Lastly. This faith is the only source of solid comfort to the Christian. If my salvation is to depend upon my own righteousness, even in the smallest degree, I have no hope. Every one that examines the workings of his own heart must be deeply convinced of what St. Paul says, “In me, that is, in my flesh, dwelleth no good thing” I see so many corrupt inclinations, and so much proneness to sin, if God do not, for Christ's sake, pardon me out of pure mercy, if he do not save me entirely by grace, I shall be lost. But he promises thus to save me. Christ, therefore,
Narrative of Mr. F_
is the sheet anchor of my hopes. I know that " he that has promised is faithful," and that through him I shall “ come off more than conqueror."
To illustrate some of the thoughts that have been presented in this lecture, the following sketch may not be without use.
“Mr. F—, in early life, had unusually bright prospects. Nursed in the lap of prosperity, he found himself at a very early period in possession of an immense fortune. His parents were now no more. They had endeavoured to instil into the mind of their child, principles of piety. Although gay and full of spirits, he was not vicious. He became interested in, and married a young lady of very opposite character to himself.
Several years previous to her marriage, she had professedly renounced the pomps and vanities of the world. She had really been desirous to save her soul. All the external duties of religion were most faithfully and conscientiously discharged. Her hours of devotion were regularly observed. Her seclusion from the gay world, considering her age, and the circle in which she moved, was remarkable. She was constantly engaged in works of charity. She had all the tempers of her mind under the strictest and most rigid discipline. To the close observer, however, it was discoverable that she was not exactly happy. There was an aspect of mournfulness that sat upon her countenance, and a tinge of gloom that pervaded all her conversation.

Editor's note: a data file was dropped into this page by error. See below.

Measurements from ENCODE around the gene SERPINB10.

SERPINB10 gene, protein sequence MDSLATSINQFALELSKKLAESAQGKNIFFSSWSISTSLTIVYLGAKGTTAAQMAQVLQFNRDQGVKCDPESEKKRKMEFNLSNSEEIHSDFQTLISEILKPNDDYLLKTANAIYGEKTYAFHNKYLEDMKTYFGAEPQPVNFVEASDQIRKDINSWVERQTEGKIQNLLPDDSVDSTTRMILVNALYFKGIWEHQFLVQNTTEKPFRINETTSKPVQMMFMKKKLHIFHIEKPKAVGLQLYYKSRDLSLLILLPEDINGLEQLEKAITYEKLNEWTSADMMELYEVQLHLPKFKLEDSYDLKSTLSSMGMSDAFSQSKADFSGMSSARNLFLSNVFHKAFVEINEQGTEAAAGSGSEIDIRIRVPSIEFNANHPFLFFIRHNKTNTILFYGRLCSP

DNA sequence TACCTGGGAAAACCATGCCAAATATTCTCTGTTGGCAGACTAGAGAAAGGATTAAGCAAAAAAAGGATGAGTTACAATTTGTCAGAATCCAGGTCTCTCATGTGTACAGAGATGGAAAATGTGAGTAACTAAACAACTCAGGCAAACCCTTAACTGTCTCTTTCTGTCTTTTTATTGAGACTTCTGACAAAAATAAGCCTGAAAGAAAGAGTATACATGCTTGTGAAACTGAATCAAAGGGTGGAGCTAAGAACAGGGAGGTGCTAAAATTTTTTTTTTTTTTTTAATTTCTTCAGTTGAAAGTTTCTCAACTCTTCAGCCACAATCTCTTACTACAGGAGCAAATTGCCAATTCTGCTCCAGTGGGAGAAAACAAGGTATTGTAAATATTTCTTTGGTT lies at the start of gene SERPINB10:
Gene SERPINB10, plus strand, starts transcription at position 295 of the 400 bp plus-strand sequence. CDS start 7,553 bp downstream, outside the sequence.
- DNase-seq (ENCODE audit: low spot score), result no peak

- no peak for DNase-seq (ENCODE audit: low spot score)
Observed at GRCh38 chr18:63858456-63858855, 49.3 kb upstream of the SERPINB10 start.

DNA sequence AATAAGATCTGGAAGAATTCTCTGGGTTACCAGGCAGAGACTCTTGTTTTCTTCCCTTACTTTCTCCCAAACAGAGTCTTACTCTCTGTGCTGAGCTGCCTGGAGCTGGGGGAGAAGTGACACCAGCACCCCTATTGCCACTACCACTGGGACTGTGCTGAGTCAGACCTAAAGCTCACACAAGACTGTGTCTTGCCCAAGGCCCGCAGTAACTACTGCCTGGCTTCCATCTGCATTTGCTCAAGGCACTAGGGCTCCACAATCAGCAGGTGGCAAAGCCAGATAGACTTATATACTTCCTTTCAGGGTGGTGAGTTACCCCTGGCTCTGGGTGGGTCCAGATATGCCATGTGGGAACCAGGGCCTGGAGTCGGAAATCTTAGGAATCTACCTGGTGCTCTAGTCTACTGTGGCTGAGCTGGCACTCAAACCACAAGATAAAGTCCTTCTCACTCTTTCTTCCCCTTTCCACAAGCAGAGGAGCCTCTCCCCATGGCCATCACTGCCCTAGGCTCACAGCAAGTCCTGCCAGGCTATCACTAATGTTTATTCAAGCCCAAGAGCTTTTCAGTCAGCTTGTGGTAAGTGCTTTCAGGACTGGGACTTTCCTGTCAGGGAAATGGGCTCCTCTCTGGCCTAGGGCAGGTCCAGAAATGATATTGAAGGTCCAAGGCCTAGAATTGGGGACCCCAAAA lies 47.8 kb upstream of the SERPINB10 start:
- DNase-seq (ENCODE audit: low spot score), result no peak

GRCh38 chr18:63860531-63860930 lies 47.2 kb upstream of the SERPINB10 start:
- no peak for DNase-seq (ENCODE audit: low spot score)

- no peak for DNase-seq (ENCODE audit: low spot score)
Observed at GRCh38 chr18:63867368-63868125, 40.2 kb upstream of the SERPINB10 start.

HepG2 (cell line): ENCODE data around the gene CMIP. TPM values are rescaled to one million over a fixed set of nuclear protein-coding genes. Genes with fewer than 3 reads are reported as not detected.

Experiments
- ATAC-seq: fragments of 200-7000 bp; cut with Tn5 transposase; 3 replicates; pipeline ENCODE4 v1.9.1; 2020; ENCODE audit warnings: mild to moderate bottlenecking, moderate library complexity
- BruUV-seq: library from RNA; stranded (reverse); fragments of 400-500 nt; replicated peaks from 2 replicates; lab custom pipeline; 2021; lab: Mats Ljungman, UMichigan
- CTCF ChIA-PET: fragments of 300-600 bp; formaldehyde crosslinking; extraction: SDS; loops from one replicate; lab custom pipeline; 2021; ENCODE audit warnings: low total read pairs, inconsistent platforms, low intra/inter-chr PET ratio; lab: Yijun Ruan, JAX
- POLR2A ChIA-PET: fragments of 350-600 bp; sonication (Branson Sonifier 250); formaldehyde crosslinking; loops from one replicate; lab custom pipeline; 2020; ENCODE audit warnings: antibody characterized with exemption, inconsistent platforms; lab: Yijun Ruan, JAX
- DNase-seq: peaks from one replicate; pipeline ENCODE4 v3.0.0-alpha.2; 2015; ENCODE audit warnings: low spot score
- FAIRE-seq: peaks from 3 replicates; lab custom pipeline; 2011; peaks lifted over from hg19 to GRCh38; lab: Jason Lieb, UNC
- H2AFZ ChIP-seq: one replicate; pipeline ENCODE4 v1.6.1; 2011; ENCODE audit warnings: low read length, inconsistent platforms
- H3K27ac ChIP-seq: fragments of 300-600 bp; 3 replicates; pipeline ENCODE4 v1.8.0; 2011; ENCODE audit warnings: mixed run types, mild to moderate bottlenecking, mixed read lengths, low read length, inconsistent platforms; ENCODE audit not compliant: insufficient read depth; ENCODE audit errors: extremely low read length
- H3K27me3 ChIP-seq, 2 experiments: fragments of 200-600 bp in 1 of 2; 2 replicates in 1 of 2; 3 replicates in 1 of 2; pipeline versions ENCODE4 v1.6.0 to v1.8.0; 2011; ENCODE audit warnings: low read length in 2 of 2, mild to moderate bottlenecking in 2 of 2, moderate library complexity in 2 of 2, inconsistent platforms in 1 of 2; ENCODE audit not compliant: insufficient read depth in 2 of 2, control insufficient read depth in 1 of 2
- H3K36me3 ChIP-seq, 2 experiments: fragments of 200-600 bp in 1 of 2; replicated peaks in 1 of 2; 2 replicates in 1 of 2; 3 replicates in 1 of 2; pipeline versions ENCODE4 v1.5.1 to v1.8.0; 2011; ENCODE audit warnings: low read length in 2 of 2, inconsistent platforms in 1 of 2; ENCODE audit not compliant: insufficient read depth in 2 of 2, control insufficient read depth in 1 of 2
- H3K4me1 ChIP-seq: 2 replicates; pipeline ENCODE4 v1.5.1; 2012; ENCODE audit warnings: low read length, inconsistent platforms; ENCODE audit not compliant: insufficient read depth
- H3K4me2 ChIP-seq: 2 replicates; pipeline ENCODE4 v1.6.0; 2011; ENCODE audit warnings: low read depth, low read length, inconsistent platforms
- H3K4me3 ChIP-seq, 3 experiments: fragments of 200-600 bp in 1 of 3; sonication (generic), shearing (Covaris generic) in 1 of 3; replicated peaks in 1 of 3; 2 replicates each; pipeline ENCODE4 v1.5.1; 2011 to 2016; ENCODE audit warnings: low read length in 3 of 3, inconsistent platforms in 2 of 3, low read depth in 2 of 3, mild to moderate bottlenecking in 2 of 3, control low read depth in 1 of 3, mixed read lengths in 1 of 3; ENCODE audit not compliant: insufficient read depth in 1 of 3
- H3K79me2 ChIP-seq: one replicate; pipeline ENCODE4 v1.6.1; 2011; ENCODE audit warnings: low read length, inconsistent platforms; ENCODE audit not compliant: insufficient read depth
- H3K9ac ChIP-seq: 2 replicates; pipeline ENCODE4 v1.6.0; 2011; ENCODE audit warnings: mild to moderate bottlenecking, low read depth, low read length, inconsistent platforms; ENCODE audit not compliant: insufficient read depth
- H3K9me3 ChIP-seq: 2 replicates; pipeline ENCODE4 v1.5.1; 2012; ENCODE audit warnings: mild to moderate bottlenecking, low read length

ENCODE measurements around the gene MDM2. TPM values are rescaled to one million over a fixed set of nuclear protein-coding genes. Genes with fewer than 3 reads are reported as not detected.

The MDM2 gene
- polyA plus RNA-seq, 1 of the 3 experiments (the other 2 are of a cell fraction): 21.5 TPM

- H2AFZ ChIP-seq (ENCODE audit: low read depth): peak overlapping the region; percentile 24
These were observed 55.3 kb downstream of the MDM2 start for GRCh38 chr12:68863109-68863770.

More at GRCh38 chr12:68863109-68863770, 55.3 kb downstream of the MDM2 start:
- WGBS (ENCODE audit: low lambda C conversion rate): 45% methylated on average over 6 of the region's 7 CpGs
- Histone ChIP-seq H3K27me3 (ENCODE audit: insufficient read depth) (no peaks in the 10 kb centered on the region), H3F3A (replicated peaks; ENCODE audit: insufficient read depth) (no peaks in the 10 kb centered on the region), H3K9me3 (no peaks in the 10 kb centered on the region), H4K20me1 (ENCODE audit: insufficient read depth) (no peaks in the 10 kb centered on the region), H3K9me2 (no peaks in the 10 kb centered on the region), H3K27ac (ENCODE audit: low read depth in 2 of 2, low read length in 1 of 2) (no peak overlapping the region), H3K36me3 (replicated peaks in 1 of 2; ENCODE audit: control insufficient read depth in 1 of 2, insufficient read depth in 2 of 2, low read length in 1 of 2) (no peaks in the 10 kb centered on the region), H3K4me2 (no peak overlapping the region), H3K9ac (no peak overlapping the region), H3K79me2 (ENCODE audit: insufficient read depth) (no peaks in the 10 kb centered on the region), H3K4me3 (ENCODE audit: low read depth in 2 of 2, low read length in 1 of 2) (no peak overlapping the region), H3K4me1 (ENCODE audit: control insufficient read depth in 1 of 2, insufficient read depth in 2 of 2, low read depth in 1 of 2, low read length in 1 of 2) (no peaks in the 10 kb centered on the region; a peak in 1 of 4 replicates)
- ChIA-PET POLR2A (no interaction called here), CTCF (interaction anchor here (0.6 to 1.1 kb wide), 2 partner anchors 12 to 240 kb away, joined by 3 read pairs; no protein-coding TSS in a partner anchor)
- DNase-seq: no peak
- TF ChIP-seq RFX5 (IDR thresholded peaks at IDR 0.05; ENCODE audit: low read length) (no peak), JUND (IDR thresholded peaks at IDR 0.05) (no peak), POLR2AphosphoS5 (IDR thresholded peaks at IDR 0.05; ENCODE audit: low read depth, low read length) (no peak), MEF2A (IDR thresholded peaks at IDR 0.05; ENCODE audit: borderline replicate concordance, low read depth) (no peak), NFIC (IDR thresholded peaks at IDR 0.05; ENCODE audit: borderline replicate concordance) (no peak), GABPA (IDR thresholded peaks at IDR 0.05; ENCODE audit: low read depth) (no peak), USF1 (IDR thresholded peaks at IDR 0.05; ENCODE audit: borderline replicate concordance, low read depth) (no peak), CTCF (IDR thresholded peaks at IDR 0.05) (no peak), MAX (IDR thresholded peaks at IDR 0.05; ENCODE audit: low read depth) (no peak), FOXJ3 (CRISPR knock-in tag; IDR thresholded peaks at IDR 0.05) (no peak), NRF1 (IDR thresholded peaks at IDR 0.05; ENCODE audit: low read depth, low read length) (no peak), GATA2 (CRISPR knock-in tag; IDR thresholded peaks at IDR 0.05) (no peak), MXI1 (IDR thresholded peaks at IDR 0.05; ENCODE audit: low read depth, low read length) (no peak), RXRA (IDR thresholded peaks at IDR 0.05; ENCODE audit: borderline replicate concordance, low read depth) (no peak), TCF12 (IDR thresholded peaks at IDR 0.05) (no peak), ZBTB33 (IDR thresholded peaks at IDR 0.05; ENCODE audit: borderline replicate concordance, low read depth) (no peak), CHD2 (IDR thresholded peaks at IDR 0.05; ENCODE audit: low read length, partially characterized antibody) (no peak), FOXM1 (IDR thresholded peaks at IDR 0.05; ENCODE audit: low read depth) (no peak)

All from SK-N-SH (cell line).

Mr. F-, after their marriage, embarked all his capital in trade. A singular concurrence of untoward events wrested from him his whole estate, and left him absolutely poor. He retired into the country, sick of the world and disgusted with business. He had naturally great faults of temper, and these were increased by his misfortunes. Mrs. F-, however, martyr-like, bore every thing with great patience and meekness. And he in a short time began to think of seeking happiness in religion. He read the sacred volume regularly, and commenced worship in his family These duties he faithfully performed for a number of years. He began to persuade himself at length that he was truly a Christian, and upon the whole very religious. His character, however, had undergone no change.
Change in Mr. F-'s views.
always moral, and his faults of temper remained the same. Often the slightest thing that crossed his wishes would throw him into such a rage, that he appeared more like a maniac than a rational being. In this state of irritation he would treat all around him with the greatest unkindness. His religion left him with the same proud, obstinate, and unsubdued spirit with which it found him.
Several years elapsed. At length, a very humble instrument was made use of to awaken the community in which he resided, to a concern about the salvation of their souls. For some weeks Mr. F- seemed not to partake in the slightest degree of the newly-excited religious feeling that surrounded him. But suddenly his deportment was changed; the hauteur that had hitherto marked his character was gone ; he was more than usually grave; he did not give loose to his temper; his whole demeanour was so altered, that it was observable to all who had ever known him that something had deeply affected his mind. All this time, however, he remained taciturn, and absolutely impenetrable. A number of weeks had passed away, and as yet he had not communicated to Mrs. F- -, by the slightest hint, that his views had undergone any change.